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'A New Deal' will be a 'Better Deal' for Children


'A New Deal' will be a 'Better Deal' for Children

Early Childhood Council CEO Sue Thorne today endorsed the Education Forum Report 'A New Deal' saying "The document provides some simple but powerful strategies to reform schools and redress declining educational performance."

"For any Government of New Zealand to not seriously consider these very well researched and sound policy reforms would be close to criminal neglect of our children. I think it is time for the closet socialists who hold back school reform to admit that they are putting their prejudices and interests before the interests of children. They need to listen to the growing chorus of parents, students and educators who know that the system is failing all stakeholders."

We don¹t have to look overseas to see that school choice for parents and transferable funding works. The preschool sector in New Zealand has worked like that for years. If a parent isn't happy, they move on to a service that better meets their child's needs, funding follows the child 'within the hour' the parents vote with their feet. Now that's parent power! And it makes services so highly responsive to needs that parents don¹t need to move. It can happen and it should happen for schools. How silly it is that parents can choose an educational facility (and have funding follow the child) up until the age of 5 years, but then they can't."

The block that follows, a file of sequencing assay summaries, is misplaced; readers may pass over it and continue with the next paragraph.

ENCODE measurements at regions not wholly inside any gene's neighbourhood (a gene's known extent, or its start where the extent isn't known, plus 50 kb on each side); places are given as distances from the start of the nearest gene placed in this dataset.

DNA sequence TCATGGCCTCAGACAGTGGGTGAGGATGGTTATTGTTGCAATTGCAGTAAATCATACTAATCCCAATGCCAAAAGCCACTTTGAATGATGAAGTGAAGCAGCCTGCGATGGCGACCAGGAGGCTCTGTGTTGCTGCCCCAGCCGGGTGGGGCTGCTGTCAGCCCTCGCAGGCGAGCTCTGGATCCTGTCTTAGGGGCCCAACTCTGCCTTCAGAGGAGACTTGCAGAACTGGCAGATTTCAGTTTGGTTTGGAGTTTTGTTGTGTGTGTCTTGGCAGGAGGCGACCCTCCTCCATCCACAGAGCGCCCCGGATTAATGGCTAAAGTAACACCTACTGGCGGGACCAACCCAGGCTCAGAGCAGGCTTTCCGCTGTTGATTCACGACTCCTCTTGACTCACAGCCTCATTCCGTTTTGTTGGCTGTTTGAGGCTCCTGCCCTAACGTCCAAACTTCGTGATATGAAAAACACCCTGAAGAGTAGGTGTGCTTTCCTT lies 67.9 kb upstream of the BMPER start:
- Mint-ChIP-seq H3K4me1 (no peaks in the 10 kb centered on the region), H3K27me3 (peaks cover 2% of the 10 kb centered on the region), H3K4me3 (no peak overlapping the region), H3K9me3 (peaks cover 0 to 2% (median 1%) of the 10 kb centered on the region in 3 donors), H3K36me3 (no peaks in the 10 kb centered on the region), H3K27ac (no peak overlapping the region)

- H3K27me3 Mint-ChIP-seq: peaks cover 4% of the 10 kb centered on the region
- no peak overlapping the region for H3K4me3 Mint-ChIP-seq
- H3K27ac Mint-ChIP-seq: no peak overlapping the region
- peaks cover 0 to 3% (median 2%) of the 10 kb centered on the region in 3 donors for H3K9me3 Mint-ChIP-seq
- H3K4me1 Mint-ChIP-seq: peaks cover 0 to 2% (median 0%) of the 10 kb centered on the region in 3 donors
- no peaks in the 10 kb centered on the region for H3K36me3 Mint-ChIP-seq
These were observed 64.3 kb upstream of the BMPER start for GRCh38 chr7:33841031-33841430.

Probably the biggest impact on improving educational outcomes will come from the simple strategy of paying better teachers more. This is the way the real world works. The Education Forum's suggestion is hardly revolutionary, so why does it seem so scary for teacher unions? Their usual initial excuse is that 'it is not possible to assess the performance of teachers'. What a shocking indictment on a principal's role as manager. The follow-up excuse is, 'it wouldn¹t be fair', but how can it be fair that the best teachers are paid the same as the worst?"

Once again the preschool sector gives a lead on how it could work in the compulsory sector. Most employers of early childhood teachers work through individual agreements and adjust pay rates based on job role and job performance. Years of service and higher qualifications are only relevant if they significantly improve performance. There is commonly up to a 25% performance differential within pay rates of similarly qualified and experienced people.

The Education Forum's 'New Deal' contains a lot of good practical ideas that will lead to a better deal for New Zealand's children. Two of the best are the strategies for school choice and performance pay for teachers. Do we have some politicians and officials who have the courage to make this a reality?

ENDS


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